We set plans for Monday to venture to The Butterjoint for burgers with good friends who also have a young daughter. When we arrived there, though, the few tables were completely full and standing around a bar isn’t a workable idea with two small children. We opted for dinner next door at Legume, which was a very lovely and delicious time.
The only downside, is that although you can order from the Legume menu in the Butterjoint, the opposite was not true. And the very delicious chicken dish did not satisfy my craving for a juicy, buttery burger. I had been obsessing over a Butterjoint burger ever since reading Quelcy’s write up over at With the Grains. Mr. Beez indulged me in my crazytown food demands and we returned to the Butterjoint the very next day. We did, after all, have a grown-up outing planned, and a meal out was much more appetizing than the leftover cauliflower soup in the fridge.
My pictures are no match for Quelcy’s but the burger was divine. They keep it simple– a very high-quality, locally sourced burger, on a soft, buttery brioche bun, and you can either order it “fancy” (their selection of toppings for the day) or pick your own out of a few basic toppings.
I like diverse and novel toppings, but the mark of a truly excellent burger is the flavor. When you bite into the burger and everything else falls away except the amazing tastes in your mouth, then yes, the burger is perfect. This burger is perfect. I haven’t gone on a comparative burger tour of Pittsburgh, so I do not know if this is the “best” in the ‘burgh, but I can tell you I want another one right now, and could probably eat these every day and never complain.
The next event was the true purpose of our oddly timed date night– the Nine Inch Nails show at the Petersen Events Center. We saw NIN when they toured last, with Jane’s Addiction, I think in 2009 or so. That show was a double-whammy of amazing. Likewise, at last night’s show, the performance did not disappoint.
I’ve listened to the new album, Hesitation Marks, a few times and it’s a departure from Trent Reznor’s usual style. Lets put it like this, at the show, the performances of the new songs involved back up singers and Reznor shaking a tambourine. Yes. Tambourine. But Reznor was smart to kick off the show and also wind it down with the older, grittier fan favorites. And in an ultimate nod to giving the people what they want, the final song of the encore was Hurt.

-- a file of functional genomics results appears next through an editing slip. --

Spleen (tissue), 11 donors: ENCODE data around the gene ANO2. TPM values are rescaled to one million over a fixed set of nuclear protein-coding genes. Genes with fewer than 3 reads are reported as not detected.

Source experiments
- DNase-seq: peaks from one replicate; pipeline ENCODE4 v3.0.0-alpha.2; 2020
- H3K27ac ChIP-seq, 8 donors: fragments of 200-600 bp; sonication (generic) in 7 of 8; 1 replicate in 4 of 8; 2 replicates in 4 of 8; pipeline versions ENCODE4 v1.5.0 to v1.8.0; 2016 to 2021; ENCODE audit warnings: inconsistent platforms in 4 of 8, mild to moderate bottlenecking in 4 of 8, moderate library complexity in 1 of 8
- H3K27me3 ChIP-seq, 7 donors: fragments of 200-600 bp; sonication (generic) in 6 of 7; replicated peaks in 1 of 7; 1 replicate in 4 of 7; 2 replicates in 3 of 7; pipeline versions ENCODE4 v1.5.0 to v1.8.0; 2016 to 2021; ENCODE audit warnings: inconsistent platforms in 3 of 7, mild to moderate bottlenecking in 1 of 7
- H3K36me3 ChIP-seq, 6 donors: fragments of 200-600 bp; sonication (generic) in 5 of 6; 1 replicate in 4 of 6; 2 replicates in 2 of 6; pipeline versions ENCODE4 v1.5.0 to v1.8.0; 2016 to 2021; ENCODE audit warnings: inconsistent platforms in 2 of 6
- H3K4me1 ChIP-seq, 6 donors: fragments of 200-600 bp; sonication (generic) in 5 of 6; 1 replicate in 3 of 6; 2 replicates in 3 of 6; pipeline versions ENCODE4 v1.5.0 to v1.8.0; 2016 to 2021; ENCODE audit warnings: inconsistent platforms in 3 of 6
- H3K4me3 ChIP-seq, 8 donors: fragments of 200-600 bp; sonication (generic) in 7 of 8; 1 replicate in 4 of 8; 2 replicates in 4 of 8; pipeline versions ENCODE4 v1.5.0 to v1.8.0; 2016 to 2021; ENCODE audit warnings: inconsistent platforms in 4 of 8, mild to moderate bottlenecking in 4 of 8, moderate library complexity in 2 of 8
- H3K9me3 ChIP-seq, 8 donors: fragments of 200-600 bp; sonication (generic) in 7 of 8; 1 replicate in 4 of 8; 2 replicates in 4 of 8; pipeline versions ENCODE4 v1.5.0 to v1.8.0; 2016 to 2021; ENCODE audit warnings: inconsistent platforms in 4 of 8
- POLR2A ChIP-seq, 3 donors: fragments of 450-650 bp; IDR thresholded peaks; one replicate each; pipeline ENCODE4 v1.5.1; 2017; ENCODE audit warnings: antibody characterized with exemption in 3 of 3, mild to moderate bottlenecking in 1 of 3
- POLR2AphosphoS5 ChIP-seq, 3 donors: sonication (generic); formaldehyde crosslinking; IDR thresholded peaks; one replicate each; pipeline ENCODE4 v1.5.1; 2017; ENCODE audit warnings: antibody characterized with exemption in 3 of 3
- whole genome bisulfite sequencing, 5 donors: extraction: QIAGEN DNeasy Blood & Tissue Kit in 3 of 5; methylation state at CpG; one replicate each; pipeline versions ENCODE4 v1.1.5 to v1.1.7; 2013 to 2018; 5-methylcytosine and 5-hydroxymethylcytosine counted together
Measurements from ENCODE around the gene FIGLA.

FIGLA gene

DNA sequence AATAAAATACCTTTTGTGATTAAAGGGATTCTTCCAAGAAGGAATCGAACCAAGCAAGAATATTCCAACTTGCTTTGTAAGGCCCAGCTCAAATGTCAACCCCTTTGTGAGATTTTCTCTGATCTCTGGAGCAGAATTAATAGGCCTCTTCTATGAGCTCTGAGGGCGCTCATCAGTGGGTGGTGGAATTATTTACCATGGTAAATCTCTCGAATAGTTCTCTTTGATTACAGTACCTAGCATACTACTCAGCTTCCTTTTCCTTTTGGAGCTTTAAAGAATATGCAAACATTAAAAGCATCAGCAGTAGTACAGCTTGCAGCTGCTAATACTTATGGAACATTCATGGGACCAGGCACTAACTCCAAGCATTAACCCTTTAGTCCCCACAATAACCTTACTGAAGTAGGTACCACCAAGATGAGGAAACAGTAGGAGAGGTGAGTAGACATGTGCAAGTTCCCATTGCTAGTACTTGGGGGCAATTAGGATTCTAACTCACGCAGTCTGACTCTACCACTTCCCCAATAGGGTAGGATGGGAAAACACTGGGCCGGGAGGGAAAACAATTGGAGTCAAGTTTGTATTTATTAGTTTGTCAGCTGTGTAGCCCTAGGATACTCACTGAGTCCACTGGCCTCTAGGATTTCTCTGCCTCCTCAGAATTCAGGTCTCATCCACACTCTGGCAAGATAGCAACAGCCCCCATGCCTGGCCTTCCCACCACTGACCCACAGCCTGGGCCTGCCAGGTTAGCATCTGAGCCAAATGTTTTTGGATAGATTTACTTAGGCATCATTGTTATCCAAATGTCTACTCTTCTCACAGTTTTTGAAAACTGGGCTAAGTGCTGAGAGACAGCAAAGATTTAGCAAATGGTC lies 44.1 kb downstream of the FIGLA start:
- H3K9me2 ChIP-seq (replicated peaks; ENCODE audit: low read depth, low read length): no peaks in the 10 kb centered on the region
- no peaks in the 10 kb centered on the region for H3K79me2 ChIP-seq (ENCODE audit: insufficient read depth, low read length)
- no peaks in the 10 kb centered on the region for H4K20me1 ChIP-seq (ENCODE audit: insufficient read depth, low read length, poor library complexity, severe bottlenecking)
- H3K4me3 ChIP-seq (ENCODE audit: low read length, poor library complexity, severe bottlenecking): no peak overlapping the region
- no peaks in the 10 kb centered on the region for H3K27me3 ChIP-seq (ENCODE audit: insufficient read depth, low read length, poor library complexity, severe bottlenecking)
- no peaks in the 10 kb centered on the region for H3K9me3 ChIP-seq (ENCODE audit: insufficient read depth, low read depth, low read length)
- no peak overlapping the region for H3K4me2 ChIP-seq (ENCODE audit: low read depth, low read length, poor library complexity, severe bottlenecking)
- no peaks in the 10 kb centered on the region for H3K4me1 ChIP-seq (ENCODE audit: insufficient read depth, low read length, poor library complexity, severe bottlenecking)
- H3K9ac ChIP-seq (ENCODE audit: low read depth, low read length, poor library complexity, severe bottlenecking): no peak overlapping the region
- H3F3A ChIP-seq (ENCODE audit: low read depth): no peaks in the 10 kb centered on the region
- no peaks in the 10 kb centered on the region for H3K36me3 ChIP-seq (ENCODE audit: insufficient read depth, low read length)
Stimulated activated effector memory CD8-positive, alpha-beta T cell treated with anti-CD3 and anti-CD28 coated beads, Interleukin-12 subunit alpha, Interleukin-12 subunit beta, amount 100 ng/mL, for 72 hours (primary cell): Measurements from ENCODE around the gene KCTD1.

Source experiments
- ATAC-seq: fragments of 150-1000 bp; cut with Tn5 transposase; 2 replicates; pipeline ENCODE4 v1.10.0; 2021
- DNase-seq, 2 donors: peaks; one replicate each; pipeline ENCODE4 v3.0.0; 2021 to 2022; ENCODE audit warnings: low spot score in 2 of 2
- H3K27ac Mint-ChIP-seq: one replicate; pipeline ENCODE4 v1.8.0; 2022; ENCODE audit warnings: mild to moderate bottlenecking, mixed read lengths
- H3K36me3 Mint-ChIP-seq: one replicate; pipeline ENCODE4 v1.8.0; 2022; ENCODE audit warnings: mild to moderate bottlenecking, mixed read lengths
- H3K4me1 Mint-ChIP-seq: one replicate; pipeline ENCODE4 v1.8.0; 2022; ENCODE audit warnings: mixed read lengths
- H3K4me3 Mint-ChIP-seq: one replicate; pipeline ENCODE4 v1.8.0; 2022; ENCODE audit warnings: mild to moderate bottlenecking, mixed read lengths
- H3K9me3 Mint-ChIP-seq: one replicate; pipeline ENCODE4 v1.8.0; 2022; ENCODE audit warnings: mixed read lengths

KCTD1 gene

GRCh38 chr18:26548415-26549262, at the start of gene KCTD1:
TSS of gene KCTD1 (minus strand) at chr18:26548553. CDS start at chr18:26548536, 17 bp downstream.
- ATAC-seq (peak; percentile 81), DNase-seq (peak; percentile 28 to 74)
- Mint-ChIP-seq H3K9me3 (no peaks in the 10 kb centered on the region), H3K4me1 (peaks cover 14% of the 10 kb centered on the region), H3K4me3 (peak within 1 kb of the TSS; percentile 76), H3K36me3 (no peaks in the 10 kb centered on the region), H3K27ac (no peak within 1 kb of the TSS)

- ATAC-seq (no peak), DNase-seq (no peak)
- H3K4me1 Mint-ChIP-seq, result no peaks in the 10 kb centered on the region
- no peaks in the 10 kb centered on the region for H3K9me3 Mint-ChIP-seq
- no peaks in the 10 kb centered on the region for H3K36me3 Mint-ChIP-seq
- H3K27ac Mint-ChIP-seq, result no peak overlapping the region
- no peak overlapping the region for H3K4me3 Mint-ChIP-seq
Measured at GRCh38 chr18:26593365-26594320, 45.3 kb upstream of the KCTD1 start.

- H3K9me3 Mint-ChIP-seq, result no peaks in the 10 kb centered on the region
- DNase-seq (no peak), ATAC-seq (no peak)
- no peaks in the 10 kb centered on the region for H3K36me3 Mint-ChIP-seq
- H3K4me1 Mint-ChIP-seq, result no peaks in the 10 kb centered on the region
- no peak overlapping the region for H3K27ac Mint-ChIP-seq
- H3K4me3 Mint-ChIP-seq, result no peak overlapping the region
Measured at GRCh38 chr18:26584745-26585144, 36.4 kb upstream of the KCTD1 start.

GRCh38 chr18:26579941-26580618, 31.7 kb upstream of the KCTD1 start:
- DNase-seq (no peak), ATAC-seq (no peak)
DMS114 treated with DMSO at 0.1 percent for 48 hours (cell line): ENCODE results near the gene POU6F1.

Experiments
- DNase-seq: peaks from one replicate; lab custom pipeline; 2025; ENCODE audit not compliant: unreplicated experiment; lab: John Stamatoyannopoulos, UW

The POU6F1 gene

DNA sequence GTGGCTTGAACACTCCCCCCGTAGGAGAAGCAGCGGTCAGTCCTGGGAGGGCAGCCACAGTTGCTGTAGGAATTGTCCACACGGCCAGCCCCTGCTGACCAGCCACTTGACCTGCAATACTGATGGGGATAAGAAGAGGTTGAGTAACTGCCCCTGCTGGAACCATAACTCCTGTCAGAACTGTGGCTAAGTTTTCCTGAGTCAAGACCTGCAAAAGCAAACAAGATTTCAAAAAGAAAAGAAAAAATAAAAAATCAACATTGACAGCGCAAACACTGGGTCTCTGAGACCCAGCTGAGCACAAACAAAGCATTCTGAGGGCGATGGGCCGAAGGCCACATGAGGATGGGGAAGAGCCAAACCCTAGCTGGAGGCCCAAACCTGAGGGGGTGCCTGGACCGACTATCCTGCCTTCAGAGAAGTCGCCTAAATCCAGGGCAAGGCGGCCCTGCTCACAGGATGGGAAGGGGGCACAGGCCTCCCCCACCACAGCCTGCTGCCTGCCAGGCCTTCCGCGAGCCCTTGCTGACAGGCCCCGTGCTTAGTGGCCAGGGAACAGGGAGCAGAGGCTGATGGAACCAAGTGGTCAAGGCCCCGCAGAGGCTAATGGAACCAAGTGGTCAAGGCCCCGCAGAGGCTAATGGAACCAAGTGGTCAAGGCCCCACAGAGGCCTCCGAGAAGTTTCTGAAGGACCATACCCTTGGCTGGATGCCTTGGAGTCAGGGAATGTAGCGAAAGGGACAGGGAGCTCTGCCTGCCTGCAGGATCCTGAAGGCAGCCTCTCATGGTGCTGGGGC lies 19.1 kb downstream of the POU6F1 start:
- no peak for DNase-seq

NIN holds a place as a memento of my uncertainty and my growth, or better said, confusion and failure to grow. Jr High and High School were the years of leather-bottomed Jansport backpacks with band patches from Hot Topic. I had friends, but I also fixated on this idea that there were other certain kids that I longed to be friends with. I wanted them to like me and to invite me in their circle. I didn’t have any real sense of identity. I was driven by a longing toward something, but I didn’t know what, or why, or how I would know if I found it, or what I hoped to attain by getting to it.
I regret now how miserable I allowed myself to be. So desperately listening to NIN and suffering in hopes that these kids would notice our commonalities in music. But we went to school together for years, why didn’t I just go up and talk to them. And why didn’t I better appreciate the genuine friends I did have. Why did I have this drive to align myself with virtual strangers, and mourn when I started each school day still not in their social circle?
Years later, I still find myself falling into that trap. There were points in law school where I so badly wanted to be in some particular social circle, but couldn’t explain why or what I hoped to gain from it, and also didn’t well enough appreciate the friends I did have. And sometimes now, when I go to social-media focused events, and I see all these people in real life who are so charismatic and popular online, and I just long to be friends with them. But with a lump in my throat, I let the high school clique mentality set in, and forget that people are people, and I can talk to them. I can befriend them. I don’t need anyone to “pick” me.
I’ve been working through the Lurk No More initiative in my head since Saturday. The initiative will be good for adding depth and connection to this blog. But even more so, through this initiative, I’ll work through these ridiculous notions of cliques and crowds. If I want to get to know someone, I can introduce myself and get to know them. I do not need to cover myself in band patches, hope to be noticed, and pine over the friendships that never were.
I can blast NIN because i want to listen to NIN. And I can let go of needing someone to see what I’ve got spinning in my discman.